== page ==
Breaking Bad: 5.16 - Felina
It's hard for any intro to do justice to the anticipation around this single hour of television: Felina, the last episode of Breaking Bad, brings TV's premiere midlife crisis drug tragedy to an end. Will Walt live? Will Jesse die? Will it be a tragic descent into hell, of the kind last seen in this same show two weeks ago, or can our anti-hero find some redemption before the end comes?
After he took off on a seeming revenge mission at the end of the penultimate episode, it didn't look promising, but let's give the poor old guy a chance. There will be spoilers.
It's oh so quiet...The media frenzy and the masterful build-up within the show itself brings us to this episode hopped up on adrenaline, and the Felina episode itself counters that by being a slow, deliberate, careful beast. More so than any of Walt's prior schemes, his last ones unfold slowly, the perspective rarely leaving him as he says his goodbyes and moves with unsettling calm. His stirring into action last week after watching the Schwarzes on TV wasn't revenge, it was merely the beginnings of his final idea to get the cash to his family, and the amazingly tense scene in their home as that's unveiled was a great start.
Walt's quiet, broken acceptance brings us back on his side a little - finally, the smug arrogance takes a backseat. The episode didn't explode with amazing interactions like some earlier this season, but the ones we got really counted: Walt's admittence to Skyler about why he did all this, Jesse finally telling Mister White to "do it yourself". Oh, and the brief return of Badger and Skinny P, just to stop this ending being too sombre.
His final science tricks, turning the ricin on Lydia and the machine gun on Uncle Jack's Nazis, aren't his most elaborate, or even his most unpredictable, but his newfound quiet demeanour and the knowledge that this is really the end do keep the suspense up. Did he always mean to save Jesse at the end, or originally intend to include him among his victims? Probably the second one, but that split second moment of compassion, again, lets us stop hating him for a brief while, especially after he's genuinely suffered for his sins in recent weeks.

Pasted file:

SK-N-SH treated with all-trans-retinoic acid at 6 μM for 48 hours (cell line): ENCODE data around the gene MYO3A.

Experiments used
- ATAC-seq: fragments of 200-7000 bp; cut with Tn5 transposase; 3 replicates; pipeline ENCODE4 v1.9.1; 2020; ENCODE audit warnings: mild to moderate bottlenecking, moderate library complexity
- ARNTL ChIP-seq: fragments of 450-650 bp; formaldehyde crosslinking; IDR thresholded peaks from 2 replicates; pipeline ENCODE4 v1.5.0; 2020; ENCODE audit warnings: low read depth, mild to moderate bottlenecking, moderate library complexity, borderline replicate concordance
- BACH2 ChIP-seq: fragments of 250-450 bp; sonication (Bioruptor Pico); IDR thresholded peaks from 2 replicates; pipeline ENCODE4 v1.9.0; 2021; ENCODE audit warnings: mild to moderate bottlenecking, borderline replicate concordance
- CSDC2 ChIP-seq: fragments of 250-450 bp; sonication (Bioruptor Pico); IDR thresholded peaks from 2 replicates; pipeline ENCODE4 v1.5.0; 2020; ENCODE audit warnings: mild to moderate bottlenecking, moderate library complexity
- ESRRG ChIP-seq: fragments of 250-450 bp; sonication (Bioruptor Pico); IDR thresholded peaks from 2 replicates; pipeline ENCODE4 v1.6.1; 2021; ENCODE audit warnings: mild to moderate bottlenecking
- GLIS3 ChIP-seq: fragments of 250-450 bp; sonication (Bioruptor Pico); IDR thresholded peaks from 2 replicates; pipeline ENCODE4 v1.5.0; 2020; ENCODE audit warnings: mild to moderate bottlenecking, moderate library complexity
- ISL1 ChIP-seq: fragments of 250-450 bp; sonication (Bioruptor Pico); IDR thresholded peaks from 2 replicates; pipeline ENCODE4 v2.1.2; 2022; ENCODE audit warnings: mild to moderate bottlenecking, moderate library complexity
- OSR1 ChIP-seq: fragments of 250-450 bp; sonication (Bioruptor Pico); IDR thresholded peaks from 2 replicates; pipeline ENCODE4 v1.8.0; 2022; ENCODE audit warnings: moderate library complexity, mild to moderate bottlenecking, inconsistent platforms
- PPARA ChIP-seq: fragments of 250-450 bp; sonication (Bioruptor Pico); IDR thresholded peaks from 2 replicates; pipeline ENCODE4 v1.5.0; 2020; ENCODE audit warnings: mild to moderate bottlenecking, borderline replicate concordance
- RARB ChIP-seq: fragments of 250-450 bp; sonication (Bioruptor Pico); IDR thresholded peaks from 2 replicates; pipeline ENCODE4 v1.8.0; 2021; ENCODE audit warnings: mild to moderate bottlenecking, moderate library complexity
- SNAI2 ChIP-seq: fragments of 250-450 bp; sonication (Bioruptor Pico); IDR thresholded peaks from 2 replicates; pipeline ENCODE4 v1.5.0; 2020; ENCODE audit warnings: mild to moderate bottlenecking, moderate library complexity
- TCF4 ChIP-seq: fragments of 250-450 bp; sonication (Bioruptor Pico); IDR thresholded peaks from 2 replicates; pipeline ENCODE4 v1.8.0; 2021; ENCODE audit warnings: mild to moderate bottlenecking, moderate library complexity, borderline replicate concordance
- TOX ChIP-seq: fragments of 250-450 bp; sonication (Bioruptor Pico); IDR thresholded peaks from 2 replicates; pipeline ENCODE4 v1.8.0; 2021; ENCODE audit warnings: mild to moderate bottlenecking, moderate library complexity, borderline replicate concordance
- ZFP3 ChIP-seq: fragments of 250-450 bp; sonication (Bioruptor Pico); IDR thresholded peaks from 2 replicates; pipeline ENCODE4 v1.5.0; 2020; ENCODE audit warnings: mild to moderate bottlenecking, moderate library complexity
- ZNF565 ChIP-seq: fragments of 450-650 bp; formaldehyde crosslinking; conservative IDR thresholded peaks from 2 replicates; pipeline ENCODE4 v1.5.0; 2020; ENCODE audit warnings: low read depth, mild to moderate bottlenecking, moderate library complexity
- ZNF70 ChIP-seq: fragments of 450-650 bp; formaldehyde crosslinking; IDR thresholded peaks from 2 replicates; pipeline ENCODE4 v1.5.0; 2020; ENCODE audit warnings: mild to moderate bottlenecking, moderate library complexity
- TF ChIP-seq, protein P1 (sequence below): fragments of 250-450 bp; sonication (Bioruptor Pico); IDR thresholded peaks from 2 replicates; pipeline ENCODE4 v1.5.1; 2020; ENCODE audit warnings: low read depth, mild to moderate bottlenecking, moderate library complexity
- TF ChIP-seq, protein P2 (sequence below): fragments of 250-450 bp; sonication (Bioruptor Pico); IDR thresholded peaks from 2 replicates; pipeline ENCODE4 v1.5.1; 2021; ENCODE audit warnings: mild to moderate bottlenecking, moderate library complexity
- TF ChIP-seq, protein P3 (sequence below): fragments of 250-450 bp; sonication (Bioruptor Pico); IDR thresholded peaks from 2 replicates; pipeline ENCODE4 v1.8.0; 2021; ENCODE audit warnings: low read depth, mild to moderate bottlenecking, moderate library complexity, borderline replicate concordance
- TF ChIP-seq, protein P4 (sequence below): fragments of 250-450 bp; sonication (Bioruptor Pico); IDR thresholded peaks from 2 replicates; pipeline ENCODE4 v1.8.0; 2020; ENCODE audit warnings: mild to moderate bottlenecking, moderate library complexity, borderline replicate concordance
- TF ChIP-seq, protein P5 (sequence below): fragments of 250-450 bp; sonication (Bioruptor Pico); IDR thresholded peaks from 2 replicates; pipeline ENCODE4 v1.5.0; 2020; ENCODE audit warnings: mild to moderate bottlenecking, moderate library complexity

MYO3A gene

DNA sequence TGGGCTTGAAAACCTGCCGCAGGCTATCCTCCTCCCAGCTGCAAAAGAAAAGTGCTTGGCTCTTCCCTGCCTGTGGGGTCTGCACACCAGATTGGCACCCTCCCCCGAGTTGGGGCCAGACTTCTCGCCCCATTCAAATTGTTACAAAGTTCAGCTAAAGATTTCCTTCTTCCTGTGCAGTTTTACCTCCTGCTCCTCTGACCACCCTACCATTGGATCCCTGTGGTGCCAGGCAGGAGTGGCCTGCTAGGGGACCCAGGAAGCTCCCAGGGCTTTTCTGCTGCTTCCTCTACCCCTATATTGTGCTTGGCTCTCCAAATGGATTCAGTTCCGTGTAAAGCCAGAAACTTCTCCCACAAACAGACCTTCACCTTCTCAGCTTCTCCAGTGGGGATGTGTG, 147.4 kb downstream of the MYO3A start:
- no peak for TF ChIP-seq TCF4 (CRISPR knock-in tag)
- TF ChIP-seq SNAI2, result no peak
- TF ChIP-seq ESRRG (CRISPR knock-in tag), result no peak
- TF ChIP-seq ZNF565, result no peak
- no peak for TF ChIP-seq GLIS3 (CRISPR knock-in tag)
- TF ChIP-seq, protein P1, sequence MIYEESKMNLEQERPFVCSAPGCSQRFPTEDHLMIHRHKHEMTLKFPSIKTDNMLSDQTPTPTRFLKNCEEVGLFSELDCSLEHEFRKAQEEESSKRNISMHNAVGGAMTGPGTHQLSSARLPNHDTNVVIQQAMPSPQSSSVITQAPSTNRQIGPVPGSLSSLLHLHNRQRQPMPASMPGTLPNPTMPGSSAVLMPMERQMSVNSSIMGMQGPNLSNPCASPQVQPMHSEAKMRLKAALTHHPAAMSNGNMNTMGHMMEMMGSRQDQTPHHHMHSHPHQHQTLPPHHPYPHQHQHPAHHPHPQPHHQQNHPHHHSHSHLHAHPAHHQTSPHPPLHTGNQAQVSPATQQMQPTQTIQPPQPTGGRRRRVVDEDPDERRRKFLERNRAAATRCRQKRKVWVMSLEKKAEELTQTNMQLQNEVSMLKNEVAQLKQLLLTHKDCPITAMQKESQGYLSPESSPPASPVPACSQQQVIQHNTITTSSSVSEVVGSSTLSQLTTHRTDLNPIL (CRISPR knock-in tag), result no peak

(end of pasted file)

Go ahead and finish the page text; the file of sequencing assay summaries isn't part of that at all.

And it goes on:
And then, finally, Walt dies. Much like Gus in the season four finale, it was fairly obvious he was never walking out of that compound, it was just a question of how. In the end, it's probably appropriate that he died at his own hand rather than Jesse's, both for self-punishment purposes and because, hell, hasn't that kid suffered enough? He gets the happiest ending here, and this being a tragedy, where everyone gets what they deserve, it's hard to argue it.
Breaking Big - Expectation Vs RealityAfter the afore-mentioned horribly distressing Ozymandias episode two weeks ago, I found myself thinking, well, that was the big one back then, wasn't it? The emotional climax of the series, the meltdowns we'd all been waiting for, the moment Walt finally can't run from what he's become. Between the heartwrenching of that episode and the action machinations of the one before, that kinda felt like the pay-off for the whole show.
These final two episodes have been the aftermath, the "What next?". They serve that role beautifully, and the Breaking Bad team have been deservingly lauded for playing the show out in the way that best serves the story. But if you'd built up hope that Felina would be another massive, heartwrenching epic, as TV has kinda trained us to think finales should be, there might be an ebb of disappointment here.
Clearly, it's a conscious decision though. They could've let Walt die in a desperate mess at the end of Ozymandias and it would've been a good (if very grim) ending, but Vince Gilligan and co chose to let him go away, reflect and redeem himself at least a little. Fair enough. Not to mention, Breaking Bad has always been a long-form show, written more like a novel or ridiculously overlong movie than a TV series with clearly marked premieres and finales. I imagine this ending will feel totally natural when binge-watched on DVD/Netflix.
And that was Breaking Bad. All in all, to be honest, I think they nailed it. The final run of episodes has not just been a great ending but they genuinely made it one of their best and most consistent overall seasons. Now, off to watch other stuff, I suppose. This new Atlantis show looks like it might have real potential...